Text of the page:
We traveled the West for nearly two years and eventually landed on the East coast. It was in Boston that my aspirations for freedom were realized. A prominent physician and poet by the name of Oliver Wendell Holmes attended our sideshow one summer afternoon and, outraged, threatened to horsewhip Bean for treating a poor savage in such a discommodious fashion. After setting me free in that depraved city filled with sinful snares for an innocent primitive lad such as myself, the good doctor felt he had no choice but to allow me into his home where I was wrapped in the bosom of his family. It was a good life, after a period of adjustment for both me and the Holmes’ family, and I soon became fast friends with my foster brother, Wendell.

There was some further modification of my behavior during my primary education at Mr. Hardcastles’ School for Wayward Boys, but eventually I learned enough tricks to stay out of trouble until Wendell and I went off to Harvard, that noted institute of scholarship for virtuous young men. It may have been my sparkling bons mots, or perhaps my robust physique that attracted the young women of Boston, for, after just two years, I was warned I lacked the virtuous requirements of Harvard men. A series of accusations from the fathers of several Boston girls set me up for the drubbing. In my defense, it should be noted the girls themselves found no cause to complain. The Board of Proper Conduct finally requested I terminate my association with higher learning after I was caught one evening improving the education of the daughter of the Dean of Letters among the book stacks in Boylston Hall. The curriculum we had chosen to follow was apparently a bit advanced for so staid an institution.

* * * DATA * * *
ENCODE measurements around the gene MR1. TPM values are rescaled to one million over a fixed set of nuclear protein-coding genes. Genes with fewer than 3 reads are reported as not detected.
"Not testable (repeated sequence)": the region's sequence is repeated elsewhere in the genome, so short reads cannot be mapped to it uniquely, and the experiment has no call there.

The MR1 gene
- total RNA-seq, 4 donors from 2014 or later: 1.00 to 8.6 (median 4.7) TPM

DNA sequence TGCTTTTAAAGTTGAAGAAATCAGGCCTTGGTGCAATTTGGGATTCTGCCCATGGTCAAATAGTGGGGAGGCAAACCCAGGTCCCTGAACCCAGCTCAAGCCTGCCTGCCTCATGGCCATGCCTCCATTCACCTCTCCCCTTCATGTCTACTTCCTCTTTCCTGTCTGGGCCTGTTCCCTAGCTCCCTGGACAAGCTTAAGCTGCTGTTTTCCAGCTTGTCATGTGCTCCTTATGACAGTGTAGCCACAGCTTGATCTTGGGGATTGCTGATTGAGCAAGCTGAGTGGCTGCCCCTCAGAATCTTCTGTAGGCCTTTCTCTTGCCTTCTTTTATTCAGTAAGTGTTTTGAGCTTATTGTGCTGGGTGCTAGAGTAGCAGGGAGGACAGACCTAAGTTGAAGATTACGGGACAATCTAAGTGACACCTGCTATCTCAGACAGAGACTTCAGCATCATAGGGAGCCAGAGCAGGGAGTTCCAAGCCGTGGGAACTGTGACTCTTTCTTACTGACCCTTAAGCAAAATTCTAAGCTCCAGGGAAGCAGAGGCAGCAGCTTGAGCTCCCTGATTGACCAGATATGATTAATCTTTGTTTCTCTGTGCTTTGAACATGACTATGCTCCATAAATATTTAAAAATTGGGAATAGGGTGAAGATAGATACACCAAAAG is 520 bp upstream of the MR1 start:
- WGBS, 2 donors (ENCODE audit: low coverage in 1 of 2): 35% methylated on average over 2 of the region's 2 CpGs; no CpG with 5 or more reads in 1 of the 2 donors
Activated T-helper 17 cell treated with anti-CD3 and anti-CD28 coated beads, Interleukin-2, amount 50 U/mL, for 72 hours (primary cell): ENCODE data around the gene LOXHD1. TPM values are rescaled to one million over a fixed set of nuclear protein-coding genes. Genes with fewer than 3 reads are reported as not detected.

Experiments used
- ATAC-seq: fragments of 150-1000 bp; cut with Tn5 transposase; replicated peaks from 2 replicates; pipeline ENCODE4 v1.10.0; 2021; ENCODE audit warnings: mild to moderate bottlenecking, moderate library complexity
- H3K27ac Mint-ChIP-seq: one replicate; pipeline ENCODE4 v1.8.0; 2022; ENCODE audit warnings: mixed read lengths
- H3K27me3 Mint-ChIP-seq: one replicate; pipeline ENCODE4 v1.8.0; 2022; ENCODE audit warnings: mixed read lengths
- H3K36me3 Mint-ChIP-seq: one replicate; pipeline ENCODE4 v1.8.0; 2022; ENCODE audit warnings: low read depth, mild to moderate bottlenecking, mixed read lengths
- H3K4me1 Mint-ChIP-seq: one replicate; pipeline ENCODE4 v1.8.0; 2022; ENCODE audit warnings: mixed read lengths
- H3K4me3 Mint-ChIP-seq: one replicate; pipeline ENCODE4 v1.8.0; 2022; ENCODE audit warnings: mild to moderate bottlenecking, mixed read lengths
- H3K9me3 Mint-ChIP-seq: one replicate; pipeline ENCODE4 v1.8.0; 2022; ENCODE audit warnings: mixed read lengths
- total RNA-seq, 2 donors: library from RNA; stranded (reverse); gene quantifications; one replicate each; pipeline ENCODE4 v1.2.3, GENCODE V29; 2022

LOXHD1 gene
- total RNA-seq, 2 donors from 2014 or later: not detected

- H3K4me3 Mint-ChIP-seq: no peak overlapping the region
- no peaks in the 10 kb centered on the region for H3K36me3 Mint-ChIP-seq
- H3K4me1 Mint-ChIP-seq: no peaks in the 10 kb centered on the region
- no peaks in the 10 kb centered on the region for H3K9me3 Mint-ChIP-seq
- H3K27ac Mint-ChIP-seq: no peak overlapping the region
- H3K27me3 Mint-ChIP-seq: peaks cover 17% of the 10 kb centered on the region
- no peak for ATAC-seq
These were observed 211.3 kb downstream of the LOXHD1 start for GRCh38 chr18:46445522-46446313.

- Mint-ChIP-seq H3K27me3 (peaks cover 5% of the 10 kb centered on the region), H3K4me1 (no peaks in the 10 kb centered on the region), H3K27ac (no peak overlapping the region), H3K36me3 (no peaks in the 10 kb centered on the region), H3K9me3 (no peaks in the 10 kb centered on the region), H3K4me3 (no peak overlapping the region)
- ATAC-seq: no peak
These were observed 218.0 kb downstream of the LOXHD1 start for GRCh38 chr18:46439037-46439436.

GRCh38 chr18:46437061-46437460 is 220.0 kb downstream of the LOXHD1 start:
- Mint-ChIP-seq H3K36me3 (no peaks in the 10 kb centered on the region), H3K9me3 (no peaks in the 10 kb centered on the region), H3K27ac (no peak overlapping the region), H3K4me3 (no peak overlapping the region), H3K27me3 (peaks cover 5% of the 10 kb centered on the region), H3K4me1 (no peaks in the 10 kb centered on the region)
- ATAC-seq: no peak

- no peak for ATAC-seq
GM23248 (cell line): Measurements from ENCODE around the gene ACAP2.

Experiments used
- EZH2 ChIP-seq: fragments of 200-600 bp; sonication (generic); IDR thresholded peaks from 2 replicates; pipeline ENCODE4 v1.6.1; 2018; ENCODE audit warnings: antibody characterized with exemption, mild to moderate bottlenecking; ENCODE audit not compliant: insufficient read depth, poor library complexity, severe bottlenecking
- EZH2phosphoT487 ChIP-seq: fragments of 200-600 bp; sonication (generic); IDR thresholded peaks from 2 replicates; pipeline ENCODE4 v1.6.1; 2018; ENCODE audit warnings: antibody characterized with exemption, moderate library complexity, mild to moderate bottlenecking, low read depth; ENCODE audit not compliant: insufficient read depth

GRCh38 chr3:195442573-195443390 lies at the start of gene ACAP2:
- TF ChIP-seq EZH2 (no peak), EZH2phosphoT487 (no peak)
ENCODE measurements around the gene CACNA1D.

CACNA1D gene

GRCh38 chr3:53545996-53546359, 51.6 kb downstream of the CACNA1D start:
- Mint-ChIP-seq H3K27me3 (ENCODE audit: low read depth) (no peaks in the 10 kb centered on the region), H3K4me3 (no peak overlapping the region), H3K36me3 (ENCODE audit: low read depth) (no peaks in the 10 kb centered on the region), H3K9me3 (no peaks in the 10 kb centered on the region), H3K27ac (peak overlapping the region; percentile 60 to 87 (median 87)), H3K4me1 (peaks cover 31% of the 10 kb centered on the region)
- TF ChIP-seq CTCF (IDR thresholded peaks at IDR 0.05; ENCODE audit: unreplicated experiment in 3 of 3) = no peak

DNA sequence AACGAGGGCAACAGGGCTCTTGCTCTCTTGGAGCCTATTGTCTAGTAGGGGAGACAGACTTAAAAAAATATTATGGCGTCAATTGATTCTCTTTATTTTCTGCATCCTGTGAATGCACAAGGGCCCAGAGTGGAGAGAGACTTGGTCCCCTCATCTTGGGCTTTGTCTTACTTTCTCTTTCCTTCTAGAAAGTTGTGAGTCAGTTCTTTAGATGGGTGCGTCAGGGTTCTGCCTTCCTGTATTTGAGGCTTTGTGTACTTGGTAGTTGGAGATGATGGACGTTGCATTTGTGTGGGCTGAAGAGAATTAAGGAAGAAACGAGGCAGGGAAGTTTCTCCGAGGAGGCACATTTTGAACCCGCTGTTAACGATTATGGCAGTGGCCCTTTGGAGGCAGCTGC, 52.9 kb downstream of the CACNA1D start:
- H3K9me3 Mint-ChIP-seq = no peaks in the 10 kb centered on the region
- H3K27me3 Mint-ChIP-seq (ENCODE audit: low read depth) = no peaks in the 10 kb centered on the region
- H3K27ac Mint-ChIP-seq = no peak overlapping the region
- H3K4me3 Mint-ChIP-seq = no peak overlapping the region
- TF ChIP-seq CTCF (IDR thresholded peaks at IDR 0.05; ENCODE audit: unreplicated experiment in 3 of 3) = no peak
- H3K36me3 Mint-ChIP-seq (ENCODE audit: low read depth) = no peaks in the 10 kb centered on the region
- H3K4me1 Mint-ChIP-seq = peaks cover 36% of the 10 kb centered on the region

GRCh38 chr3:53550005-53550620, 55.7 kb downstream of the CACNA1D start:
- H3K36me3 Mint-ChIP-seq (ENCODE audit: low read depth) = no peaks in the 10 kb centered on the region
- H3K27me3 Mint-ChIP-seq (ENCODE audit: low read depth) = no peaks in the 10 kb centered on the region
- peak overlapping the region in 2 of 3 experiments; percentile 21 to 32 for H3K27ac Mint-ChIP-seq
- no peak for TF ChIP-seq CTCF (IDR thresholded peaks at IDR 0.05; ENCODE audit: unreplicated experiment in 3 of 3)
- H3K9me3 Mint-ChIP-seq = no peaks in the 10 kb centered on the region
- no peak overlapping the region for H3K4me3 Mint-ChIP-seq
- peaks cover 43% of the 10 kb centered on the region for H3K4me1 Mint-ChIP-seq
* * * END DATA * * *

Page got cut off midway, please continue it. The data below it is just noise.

As it happened, the War Between the States erupted near about that time and would have brought my college career to a halt even without the Board’s action. As with many Harvard men, Wendell was commissioned a lieutenant in the Army of the Potomac and, mostly as a favor to his father, I agreed to become his civilian companion. After three years of successfully keeping the lad alive, despite his unhealthy propensity for bravery, I returned to the land of my People while Wendell decided to stay in Boston to read for the Law. It took a few months of looking, but I eventually found that my mother and old uncle had escaped the slaughter visited upon our village and were living on the eastern slope of the Rocky mountains. I joined their little band and underwent a full year of spiritual healing which returned me to my aboriginal origins. In time, I came out of the Rockies with the idea of putting my awakened tracking skills to use. With the help of some prominent folks, I became a Deputy US Marshal, then a Pinkerton Operative. My cunning and skill on the trail as a “Prairie Detective” soon resulted in a promotion to the rarified position of Senior Operative in San Francisco, a title I hold to this day.

Next month, in Chapter 2 and 3, Goodfoote takes on a case, and a dear friend is accused of murder.

An Engaging Tale of Extraordinary Villainy Set in Old San Francisco

Chapter 1,  An Introduction

Goodfoote and the Caper of the Crimson Cape


Tom Hanratty